How did mythology survive for so long?

Summary of Work on the myth

The myth through the ages

In Greek, the term “myth” no longer describes a story, a legend. The beginnings of this literary form can no longer be fathomed today. Among the best-known writings of myths from Greco-Roman antiquity are the Theogony of Hesiod, the Odyssey of Homer and the Metamorphoses of ovid.

Even the pre-Socratic philosophers used myths to explain reality with them. Still at Plato myth and philosophy correspond. First Aristotle made the distinction that later shaped the Enlightenment: while myth is only a theological narrative, philosophy is based on logos, reason and the scientific approach. During the Renaissance, myths were juxtaposed with Christian teachings: Both told stories, but the latter had to be taken seriously, while the myths left room for design and artistic interpretation.

Early modern philosophy tried to break the power of myths by questioning their truthfulness. It was clear to the enlighteners: All people should become equal through the use of their intellect and finally renounce their misconceptions and superstitions. The opposition to this point of view became the core idea of ​​Romanticism: Friedrich Wilhelm Schelling i.a. rehabilitated the myth in which they saw an early form of knowledge that still had something profound to say to people. Hence the preference of romantic poets for folk tales and legends. Friedrich Nietzsche also assigned an important function to the myth. This is increasingly lost in the modern age: lack of myths leads to a kind of loss of identity for people, he analyzed.

In the 19th century the view prevailed that the mythical basic conflicts were, so to speak, ineradicable, that they would repeat themselves again and again without humanity learning from them - regardless of the explanation. Thomas Mann understood the essence of the myth as "timeless always-present". Sigmund Freud in turn, at the beginning of the 20th century developed the theory that myths were nothing more than projections of human conflicts and problems onto superhuman beings. Today it is widely assumed that myths represent some kind of common denominator in human culture, in which, despite all differences, something general human is expressed.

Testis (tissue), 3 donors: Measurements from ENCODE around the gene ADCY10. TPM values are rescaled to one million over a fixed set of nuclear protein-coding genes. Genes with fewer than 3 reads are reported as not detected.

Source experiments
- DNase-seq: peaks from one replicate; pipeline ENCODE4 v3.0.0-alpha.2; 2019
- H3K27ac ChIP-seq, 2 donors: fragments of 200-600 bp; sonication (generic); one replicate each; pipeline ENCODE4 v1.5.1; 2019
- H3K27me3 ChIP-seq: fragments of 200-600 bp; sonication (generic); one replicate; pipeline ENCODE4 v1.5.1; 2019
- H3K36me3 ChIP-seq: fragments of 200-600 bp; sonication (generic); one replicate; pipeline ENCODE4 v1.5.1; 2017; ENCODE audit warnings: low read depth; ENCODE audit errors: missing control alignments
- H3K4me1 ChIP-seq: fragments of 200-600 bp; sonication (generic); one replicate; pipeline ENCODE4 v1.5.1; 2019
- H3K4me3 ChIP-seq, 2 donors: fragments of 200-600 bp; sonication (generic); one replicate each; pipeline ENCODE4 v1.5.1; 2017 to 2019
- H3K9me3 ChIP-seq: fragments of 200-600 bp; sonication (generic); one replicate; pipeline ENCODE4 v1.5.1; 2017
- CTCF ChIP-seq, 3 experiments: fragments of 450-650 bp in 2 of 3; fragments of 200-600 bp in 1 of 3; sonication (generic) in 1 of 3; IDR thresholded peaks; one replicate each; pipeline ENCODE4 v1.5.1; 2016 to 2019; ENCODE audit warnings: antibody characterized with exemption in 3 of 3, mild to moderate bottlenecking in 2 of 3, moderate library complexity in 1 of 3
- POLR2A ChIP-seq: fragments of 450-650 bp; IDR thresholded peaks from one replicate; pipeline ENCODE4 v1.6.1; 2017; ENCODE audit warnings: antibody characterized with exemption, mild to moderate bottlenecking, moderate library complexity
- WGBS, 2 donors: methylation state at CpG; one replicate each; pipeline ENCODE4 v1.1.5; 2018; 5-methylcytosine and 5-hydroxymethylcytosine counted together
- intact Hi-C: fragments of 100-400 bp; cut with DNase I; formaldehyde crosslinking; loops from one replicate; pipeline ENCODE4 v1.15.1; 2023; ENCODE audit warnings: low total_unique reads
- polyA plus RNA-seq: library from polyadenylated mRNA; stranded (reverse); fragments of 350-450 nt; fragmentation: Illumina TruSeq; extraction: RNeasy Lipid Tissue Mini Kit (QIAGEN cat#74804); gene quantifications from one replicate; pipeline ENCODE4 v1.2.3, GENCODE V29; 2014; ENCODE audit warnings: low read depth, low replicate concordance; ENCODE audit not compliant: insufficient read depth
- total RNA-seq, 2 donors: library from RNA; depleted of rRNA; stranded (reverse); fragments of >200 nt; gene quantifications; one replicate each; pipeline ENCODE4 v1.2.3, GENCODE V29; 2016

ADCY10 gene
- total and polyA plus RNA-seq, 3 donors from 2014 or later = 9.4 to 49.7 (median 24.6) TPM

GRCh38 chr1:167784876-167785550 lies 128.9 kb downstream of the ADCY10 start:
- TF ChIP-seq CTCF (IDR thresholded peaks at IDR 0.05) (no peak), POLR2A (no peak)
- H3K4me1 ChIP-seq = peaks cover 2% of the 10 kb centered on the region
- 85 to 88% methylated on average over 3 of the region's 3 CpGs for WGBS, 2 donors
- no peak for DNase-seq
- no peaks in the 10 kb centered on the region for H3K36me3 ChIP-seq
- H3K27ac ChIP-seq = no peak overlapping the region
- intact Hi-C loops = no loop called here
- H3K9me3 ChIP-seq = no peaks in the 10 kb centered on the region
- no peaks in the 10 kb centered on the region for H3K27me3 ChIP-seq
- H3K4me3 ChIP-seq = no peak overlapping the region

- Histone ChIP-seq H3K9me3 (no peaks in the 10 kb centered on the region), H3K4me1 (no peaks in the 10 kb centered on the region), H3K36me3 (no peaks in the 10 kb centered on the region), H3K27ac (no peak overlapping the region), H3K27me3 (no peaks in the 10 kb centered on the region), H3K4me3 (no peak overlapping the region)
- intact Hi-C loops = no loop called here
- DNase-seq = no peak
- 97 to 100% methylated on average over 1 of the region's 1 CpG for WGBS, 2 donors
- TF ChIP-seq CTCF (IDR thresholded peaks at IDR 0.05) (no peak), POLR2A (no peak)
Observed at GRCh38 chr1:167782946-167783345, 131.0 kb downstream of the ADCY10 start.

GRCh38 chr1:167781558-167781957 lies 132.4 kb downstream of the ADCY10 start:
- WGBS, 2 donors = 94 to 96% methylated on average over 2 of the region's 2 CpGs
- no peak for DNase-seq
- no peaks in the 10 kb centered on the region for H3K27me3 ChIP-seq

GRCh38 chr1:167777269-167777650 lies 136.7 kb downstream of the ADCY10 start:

Hans Blumenberg was a frequent reader who had a gigantic knowledge of European intellectual history. The sources referred to in Work on the myth falls back. In the first subchapter alone, he quotes 22 authors. Out of this multitude of thought leaders, some stand out, whose writings and theories he repeatedly goes into in detail. The thesis that people in their natural state would have overcome their fear by capturing the unknown powers of the world in stories can already be found at Giovanni Battista Vico and David Hume and was later inter alia. of Friedrich Nietzsche further elaborated. Even the philosophers of existentialism, in particular Martin Heidegger, have examined this fear of existence or life and are quoted by Blumenberg. The psychoanalytic focus on the function of the myth, on the other hand, is clearly of Sigmund Freud inspired.

Impact history

Nowhere has the topic of myth been treated as extensively and productively as in the Blumenbergs Work on the myth. This is evident not least from the fact that current writings on myth, be it in philosophy or literary studies, next to names Max Horkheimer and Theodor W. Adorno (Dialectic of Enlightenment, 1969) cannot avoid Blumenberg. The author himself introduced his thoughts in 1981 Realities we live in continued: Our way of dealing with the world therefore consists in inventing it according to our own ideas.

Outside of academic circles, Blumenberg's work went largely unnoticed. This is not surprising: unlike some contemporary popular philosophers, Blumenberg never wanted to reach the masses. "His texts are difficult to access, not intended for a broad readership, but rather for an educated, if not to say exquisite, audience," said the philosopher and Blumenberg expert Franz Josef Wetz. So will Work on the myth likely to remain a standard work for specialists in the long run.